Greek strike paralyses transport on May Day

Greek strike paralyses transport on May Day

BERLIN: Greece has been left without national rail, island ferry and other transport services for a day as unions hold strikes and rallies to celebrate May Day.
Hundreds of people gathered in central Athens on Wednesday for three separate rallies and marches to parliament organised by rival unions and left-wing groups.
The Greek capital was left without public bus, trolley bus and urban rail services all day due to a 24-hour transport union strike, although the city’s metro trains were running most of the day.
The national train and island ferry services are set to resume Thursday.
Russian authorities say that about 100,000 people are taking part in a May Day rally in central Moscow.
Moscow police said on Wednesday that the rally organised by Kremlin-friendly trade unions on Red Square attracted around 100,000 people.
Over the years, the May Day in Russia has transformed from the occasion for rallies for workers’ rights to an official event carefully orchestrated by Kremlin-controlled groups.
Opposition activists, however, often try to use the May Day to promote their agenda.
The respected activists’ group OVD-Info which compiles police reports on detentions of political activists said that six political activists have been detained in Moscow before the morning rallies.
Separately, in the remote Petropavlovsk-Kamchatsky in Russia’s Far East, police have detained at least 10 people who showed up at the local May Day rally wearing yellow vests in an apparent nod to the protest movement in France.
Turkish police detained May Day demonstrators who tried to march toward Istanbul’s symbolic main square in defiance of a ban.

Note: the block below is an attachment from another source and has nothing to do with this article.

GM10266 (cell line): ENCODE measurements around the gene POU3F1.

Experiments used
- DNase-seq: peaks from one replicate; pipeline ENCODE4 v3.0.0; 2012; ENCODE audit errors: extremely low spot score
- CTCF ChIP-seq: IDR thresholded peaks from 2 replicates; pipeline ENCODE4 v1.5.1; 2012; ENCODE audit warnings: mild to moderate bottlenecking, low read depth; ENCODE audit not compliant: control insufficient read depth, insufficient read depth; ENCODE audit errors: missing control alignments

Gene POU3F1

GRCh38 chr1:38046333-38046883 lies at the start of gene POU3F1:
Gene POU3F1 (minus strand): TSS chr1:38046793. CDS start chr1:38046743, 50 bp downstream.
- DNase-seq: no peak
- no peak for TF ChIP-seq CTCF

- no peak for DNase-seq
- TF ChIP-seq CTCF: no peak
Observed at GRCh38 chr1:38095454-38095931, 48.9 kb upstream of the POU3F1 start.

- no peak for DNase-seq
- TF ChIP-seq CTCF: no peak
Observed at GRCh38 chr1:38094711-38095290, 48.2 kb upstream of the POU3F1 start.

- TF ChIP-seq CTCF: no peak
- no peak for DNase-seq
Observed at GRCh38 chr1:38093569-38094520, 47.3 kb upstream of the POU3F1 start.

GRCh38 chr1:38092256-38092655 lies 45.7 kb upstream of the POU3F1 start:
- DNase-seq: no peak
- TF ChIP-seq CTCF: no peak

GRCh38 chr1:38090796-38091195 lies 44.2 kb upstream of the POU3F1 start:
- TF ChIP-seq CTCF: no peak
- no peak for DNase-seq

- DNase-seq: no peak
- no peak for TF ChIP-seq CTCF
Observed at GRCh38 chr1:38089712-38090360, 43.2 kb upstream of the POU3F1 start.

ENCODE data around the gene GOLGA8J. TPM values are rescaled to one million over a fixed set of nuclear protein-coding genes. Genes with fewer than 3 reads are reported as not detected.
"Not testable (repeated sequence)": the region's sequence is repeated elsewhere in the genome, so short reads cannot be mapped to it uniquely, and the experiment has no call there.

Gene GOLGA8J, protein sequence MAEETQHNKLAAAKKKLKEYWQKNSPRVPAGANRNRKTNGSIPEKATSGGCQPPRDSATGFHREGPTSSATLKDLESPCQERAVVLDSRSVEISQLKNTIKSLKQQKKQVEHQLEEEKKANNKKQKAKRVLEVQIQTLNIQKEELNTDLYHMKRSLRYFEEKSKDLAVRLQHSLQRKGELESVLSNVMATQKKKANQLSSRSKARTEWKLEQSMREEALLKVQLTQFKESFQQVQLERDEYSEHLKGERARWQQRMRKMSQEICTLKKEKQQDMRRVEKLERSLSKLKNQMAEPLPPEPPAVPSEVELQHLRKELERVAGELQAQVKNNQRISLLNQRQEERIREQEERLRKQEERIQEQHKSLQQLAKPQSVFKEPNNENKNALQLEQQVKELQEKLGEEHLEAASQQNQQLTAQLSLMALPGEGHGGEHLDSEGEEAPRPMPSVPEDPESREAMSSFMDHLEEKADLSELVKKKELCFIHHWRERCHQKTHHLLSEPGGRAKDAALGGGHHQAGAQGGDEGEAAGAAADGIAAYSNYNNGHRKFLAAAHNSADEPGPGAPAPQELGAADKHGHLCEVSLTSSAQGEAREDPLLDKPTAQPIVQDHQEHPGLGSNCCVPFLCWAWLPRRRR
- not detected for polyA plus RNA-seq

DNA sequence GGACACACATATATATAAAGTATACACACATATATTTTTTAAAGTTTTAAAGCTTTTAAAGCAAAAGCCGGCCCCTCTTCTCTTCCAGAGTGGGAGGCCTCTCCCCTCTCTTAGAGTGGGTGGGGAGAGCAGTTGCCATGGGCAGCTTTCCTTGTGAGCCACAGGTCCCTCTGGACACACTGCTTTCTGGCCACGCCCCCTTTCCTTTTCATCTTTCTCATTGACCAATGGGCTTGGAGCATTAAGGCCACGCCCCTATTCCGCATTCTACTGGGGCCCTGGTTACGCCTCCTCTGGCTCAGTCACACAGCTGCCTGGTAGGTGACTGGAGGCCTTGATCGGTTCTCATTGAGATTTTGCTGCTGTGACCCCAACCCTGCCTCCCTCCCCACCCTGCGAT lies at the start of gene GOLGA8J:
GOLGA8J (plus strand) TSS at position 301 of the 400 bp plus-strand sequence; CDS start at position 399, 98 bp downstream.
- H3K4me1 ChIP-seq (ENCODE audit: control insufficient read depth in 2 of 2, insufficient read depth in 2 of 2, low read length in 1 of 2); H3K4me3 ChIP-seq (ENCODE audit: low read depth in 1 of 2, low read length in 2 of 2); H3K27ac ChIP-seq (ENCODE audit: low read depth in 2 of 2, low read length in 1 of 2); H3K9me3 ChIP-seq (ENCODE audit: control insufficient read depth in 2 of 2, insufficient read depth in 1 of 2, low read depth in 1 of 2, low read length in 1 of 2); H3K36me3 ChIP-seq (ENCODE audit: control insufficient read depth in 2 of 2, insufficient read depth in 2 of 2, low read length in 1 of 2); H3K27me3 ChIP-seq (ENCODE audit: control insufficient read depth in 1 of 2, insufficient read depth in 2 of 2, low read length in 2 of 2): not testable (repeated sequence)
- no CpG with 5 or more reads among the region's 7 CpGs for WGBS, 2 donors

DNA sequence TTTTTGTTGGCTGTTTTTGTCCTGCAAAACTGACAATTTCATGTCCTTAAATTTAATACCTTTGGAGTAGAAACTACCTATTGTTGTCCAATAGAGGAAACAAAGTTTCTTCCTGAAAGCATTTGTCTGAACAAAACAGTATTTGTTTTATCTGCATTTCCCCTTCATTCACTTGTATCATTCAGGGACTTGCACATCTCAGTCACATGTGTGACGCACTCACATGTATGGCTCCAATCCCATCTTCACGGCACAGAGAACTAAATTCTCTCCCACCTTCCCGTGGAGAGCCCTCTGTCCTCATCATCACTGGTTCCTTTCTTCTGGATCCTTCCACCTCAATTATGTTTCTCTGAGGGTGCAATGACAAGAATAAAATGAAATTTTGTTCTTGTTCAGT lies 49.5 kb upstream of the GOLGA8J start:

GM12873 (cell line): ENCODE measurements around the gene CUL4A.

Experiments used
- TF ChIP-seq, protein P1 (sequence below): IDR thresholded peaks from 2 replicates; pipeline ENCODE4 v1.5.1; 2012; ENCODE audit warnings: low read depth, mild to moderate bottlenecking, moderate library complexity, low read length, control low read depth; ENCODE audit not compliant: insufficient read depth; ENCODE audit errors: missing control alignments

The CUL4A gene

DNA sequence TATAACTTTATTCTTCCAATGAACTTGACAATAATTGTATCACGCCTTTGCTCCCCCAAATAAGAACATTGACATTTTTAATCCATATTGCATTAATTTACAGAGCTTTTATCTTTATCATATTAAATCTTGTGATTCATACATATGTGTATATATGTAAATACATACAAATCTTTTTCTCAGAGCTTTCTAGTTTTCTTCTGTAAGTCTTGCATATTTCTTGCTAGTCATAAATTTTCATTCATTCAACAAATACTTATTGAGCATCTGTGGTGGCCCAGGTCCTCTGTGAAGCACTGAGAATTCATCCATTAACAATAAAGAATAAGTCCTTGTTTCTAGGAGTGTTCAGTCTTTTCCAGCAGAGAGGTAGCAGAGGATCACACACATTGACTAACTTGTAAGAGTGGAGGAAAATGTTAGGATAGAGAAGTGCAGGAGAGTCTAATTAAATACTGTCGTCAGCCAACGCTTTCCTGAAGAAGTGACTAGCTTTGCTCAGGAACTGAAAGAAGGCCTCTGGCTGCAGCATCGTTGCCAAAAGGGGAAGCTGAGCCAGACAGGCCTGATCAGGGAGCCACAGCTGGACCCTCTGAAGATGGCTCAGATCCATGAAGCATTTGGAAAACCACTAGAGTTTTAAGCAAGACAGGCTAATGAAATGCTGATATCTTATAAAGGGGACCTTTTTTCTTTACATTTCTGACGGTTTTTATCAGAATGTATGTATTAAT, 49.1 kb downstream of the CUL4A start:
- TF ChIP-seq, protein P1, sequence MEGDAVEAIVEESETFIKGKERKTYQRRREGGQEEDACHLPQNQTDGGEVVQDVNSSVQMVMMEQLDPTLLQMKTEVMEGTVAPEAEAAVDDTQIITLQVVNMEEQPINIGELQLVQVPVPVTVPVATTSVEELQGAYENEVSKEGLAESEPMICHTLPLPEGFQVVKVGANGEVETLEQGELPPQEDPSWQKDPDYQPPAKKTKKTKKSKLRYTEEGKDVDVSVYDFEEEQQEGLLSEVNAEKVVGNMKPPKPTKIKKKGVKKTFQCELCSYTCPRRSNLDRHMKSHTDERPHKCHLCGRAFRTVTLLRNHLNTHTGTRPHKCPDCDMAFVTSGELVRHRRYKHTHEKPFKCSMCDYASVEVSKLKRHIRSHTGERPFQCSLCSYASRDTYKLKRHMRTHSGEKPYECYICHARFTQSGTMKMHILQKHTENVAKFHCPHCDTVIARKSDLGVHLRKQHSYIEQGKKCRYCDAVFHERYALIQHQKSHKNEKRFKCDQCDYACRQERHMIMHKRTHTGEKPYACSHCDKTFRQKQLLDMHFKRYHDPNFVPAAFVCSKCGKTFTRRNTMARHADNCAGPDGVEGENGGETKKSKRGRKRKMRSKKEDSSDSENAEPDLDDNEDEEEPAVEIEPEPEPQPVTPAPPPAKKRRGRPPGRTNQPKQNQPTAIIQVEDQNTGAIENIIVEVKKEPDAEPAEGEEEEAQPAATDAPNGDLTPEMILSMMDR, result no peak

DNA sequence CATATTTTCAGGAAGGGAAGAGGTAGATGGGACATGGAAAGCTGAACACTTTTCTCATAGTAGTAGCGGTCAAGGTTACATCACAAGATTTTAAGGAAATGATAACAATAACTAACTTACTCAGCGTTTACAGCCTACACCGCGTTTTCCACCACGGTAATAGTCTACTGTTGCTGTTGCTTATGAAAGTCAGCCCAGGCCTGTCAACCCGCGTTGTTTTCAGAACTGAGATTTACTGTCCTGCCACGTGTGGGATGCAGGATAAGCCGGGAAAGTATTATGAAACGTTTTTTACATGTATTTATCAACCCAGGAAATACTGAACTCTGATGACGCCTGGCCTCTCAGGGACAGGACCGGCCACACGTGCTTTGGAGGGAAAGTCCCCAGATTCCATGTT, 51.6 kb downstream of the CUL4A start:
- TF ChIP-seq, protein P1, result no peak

Turkey declared Taksim Square off-limits to May Day celebrations citing security concerns. Roads leading to the square were blocked Wednesday and police allowed only small groups of labor union representatives to lay wreaths at a monument.
Still, small groups chanting “May Day is Taksim and it cannot be banned,” attempted to break the blockade. The official Anadolu news agency said more than two dozen were detained.
Trade unions and political parties will mark the day with rallies at government-designated areas in Istanbul and the capital, Ankara.
Taksim holds symbolic value for Turkey’s labor movement. In 1977, 34 people were killed there during a May Day event when shots were fired into the crowd from a nearby building.
Ahead of a May Day rally in over a dozen German cities, Germany’s biggest trade unions are urging voters to participate in this month’s European elections and reject nationalism and right-wing populism.
The DGB, a confederation of unions with almost 6 million members, said Wednesday that the European Union has helped ensure peace on the continent for decades and brought significant benefits to millions, from paid holidays to maternity protection.
The unions called for ambitious EU-wide investments to boost employment and growth, saying “people must feel that the EU improves their lives in a lasting and tangible way.”
The unions warned that the political and economic turmoil in Britain following its vote to leave the European Union nationalism “shows what happens if those who stoke fear but have no plan for the future gain the upper hand.”
Thousands of trade union members and activists are marking May Day by marching through Asia’s capitals and demanding better working conditions and expanding labor rights.
A South Korean major umbrella trade union has issued a joint statement with a North Korean workers’ organization calling for the Koreas to push ahead with engagement commitments made during a series of inter-Korean summits last year.
Many of the plans agreed between the Koreas, including joint economic projects, have been held back by a lack of progress in nuclear negotiations between Washington and Pyongyang.
May Day rallies are also being held in the Philippines, Malaysia, Cambodia, Myanmar and elsewhere in Asia.(AP)

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